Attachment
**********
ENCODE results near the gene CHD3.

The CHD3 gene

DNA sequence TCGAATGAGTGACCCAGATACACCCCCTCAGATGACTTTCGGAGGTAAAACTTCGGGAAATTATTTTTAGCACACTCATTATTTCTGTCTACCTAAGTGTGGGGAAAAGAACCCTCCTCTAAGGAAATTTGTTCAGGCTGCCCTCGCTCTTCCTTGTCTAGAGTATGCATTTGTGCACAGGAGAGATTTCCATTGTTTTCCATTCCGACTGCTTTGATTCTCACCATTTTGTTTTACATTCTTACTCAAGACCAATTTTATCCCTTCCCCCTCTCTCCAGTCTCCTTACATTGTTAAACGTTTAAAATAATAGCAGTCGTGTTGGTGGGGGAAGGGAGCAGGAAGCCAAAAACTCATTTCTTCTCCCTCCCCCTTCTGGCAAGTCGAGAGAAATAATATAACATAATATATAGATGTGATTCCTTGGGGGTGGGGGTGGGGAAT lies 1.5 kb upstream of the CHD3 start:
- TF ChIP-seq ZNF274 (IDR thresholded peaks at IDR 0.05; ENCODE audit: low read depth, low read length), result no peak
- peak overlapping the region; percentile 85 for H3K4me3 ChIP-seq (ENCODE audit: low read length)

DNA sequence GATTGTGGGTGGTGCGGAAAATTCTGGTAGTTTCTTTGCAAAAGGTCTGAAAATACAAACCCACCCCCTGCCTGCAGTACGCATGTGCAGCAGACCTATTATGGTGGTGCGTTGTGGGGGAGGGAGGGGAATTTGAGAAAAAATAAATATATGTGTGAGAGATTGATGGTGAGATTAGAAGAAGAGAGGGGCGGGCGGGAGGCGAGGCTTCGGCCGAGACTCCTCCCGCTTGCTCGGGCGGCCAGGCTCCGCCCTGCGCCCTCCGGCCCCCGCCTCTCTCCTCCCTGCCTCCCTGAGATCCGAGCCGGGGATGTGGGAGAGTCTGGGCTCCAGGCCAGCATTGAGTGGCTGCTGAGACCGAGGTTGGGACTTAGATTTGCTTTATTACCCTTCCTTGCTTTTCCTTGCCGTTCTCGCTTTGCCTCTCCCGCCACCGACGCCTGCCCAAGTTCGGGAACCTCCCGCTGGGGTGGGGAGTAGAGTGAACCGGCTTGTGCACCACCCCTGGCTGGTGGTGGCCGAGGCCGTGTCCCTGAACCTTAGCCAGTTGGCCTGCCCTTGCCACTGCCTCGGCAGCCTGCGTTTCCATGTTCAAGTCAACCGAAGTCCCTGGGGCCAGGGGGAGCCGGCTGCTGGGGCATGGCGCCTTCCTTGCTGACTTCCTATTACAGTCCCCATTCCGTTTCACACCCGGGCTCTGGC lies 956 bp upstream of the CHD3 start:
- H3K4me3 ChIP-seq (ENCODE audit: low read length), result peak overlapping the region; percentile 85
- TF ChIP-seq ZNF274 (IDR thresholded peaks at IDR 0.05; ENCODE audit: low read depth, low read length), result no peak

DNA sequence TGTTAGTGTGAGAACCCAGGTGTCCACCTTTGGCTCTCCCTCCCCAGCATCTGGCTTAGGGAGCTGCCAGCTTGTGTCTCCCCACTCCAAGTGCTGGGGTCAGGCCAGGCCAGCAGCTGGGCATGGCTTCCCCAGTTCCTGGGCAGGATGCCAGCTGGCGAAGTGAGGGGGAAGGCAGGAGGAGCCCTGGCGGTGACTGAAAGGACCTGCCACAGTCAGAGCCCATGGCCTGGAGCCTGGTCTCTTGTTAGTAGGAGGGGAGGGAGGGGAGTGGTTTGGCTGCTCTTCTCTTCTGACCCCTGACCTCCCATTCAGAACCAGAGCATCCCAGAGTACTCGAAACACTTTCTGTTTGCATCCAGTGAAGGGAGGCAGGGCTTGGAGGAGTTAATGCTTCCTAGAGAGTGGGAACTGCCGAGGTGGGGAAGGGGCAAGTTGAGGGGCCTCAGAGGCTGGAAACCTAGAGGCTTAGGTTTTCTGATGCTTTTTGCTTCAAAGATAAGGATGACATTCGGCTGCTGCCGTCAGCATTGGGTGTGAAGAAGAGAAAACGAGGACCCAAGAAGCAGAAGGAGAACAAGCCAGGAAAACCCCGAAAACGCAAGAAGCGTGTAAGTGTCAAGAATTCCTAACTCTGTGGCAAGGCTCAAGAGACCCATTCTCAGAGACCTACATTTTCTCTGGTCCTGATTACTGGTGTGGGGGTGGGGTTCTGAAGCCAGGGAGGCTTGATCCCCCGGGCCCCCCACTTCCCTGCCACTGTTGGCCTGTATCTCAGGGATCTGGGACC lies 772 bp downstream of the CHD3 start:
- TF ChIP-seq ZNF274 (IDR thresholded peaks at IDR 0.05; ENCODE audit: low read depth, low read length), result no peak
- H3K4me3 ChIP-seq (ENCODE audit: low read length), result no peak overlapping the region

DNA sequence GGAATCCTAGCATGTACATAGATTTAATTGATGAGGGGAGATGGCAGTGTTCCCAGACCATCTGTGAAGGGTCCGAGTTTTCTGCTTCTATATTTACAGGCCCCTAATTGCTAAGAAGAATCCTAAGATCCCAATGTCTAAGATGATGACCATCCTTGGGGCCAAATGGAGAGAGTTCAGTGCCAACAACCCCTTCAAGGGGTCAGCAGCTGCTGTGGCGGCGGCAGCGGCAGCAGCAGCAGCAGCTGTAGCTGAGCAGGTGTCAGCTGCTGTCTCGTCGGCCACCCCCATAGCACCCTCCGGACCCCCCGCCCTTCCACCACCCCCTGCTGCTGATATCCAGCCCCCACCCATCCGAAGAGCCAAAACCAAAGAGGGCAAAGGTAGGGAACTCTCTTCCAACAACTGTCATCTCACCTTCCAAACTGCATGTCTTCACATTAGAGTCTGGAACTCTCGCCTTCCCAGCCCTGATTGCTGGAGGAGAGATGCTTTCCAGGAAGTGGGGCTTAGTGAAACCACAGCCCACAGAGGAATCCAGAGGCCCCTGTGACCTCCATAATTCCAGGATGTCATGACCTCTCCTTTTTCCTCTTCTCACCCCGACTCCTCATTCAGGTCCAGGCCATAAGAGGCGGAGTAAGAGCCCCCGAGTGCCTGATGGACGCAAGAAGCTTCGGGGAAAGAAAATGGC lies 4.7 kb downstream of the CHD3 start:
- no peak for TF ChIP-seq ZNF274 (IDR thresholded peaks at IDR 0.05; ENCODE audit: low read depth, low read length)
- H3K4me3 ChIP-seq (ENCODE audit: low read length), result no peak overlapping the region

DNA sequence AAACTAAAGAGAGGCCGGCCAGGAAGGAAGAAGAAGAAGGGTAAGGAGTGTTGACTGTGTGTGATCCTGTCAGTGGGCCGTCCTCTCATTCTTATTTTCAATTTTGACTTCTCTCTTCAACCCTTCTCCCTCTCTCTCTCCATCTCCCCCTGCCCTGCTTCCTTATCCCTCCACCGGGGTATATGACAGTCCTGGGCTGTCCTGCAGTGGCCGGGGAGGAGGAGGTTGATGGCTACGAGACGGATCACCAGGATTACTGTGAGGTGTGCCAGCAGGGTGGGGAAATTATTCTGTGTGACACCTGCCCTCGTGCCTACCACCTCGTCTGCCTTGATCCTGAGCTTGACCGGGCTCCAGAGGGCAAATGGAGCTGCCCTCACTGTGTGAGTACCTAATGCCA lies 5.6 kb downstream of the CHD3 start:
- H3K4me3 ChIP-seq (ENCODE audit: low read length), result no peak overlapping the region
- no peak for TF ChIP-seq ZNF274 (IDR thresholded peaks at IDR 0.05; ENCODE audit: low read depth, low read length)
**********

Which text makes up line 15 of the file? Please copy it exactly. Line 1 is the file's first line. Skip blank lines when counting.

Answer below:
DNA sequence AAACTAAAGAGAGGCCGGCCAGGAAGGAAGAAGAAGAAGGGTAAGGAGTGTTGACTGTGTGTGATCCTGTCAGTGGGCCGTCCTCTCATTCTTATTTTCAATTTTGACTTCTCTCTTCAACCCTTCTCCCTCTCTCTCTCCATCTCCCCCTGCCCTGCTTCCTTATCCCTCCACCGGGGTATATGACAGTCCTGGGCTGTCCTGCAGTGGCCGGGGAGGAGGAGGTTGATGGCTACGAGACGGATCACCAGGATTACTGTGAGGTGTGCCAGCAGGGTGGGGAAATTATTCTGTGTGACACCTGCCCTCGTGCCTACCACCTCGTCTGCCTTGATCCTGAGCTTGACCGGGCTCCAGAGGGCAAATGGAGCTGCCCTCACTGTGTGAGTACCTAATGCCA lies 5.6 kb downstream of the CHD3 start: